The advent of ubiquitous networking and computation and deepening globalization since the 1990s has eroded traditional international security architectures by multiplying conflict surfaces and empowering new actors. This talk describes research in the context of track 1.5 dialogues with Russia and China that aims to develop shared frameworks for understanding escalatory models of cyber conflict, sources of instability, and feasible approaches for risk mitigation. It will argue that cyber has made deterrence much more complex, and now, increased information assurance and new legal or normative constraints on state behavior are likely necessary for effective cross-sectoral deterrence. Finally, it suggests three tasks for cyber norms or confidence and security building measures to attenuate instability.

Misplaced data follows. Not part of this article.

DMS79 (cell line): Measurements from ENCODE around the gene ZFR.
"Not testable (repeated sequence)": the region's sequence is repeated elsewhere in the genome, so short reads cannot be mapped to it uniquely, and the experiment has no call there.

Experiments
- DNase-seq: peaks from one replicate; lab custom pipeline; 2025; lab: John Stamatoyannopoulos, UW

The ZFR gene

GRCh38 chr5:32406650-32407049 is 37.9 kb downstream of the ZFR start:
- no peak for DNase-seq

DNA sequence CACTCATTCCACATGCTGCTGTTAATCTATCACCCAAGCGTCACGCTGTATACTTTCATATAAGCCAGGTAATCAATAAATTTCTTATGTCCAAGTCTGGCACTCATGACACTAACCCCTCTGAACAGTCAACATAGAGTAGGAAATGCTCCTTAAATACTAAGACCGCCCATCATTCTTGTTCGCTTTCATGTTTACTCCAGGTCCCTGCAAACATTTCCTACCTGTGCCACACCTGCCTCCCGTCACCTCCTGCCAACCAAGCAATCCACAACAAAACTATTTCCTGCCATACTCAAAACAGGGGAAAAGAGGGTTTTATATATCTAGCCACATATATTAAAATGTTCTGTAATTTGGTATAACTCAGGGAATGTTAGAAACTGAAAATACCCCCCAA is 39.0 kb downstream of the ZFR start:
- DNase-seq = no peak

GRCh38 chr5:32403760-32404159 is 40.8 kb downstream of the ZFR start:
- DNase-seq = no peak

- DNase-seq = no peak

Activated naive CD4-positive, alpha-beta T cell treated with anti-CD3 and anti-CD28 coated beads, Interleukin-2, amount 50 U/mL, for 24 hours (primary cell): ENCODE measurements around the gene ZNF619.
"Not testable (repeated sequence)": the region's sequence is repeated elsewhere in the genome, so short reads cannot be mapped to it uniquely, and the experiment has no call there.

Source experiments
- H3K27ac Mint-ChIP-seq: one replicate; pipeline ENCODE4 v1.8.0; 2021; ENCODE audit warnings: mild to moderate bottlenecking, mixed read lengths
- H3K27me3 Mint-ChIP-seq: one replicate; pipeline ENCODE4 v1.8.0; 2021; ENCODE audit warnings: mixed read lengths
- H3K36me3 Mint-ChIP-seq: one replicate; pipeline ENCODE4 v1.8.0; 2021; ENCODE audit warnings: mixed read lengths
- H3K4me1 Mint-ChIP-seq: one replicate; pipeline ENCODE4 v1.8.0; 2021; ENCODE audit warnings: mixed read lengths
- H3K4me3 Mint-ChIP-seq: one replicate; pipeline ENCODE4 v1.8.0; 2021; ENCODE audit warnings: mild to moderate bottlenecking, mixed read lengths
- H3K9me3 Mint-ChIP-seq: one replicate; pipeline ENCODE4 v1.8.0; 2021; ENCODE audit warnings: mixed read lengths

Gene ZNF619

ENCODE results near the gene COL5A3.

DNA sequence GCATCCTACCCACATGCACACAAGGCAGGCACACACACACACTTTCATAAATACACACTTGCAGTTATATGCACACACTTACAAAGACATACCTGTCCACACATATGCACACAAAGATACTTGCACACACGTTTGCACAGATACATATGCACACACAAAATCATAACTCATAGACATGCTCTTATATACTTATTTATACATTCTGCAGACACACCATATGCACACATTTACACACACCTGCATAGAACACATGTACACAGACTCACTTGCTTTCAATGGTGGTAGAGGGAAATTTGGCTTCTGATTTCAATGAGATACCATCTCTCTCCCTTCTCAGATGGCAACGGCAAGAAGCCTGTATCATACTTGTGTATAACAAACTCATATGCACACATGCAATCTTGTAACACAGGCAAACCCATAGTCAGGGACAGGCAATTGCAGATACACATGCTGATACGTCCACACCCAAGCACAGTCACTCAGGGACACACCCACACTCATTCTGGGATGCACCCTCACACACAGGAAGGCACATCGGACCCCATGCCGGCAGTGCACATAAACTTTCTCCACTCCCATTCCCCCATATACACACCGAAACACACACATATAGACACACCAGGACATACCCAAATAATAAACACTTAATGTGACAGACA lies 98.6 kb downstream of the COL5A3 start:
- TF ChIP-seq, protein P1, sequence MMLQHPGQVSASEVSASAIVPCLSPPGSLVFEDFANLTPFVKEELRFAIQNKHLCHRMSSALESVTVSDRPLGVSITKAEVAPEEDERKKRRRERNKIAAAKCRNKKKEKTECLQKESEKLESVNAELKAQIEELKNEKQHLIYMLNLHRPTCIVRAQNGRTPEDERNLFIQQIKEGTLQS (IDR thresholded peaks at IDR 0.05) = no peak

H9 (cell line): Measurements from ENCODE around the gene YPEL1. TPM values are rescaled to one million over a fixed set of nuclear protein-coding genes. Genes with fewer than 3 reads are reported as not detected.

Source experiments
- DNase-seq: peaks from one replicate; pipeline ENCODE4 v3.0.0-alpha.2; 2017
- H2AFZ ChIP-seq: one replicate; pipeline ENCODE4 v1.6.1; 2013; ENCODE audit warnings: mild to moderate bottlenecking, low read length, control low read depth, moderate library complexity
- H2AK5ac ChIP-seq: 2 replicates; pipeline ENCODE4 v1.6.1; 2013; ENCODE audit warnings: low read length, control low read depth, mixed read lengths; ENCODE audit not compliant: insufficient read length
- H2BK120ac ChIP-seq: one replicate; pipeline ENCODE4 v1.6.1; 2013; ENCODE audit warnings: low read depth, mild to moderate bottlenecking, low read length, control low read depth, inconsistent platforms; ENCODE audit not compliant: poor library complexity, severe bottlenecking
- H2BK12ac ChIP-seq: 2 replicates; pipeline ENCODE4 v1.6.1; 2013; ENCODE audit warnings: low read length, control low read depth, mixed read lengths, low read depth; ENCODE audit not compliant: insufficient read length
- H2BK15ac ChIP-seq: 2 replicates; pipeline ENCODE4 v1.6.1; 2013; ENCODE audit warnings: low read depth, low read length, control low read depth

John Mallery is a research scientist at the Computer Science & Artificial Intelligence Laboratory at the Massachusetts Institute of Technology (MIT). He is concerned with cyber policy and has been developing advanced architectural concepts for cyber security and transformational computing for the past decade. Since 2006, he organized a series of national workshops on technical and policy aspects of cyber.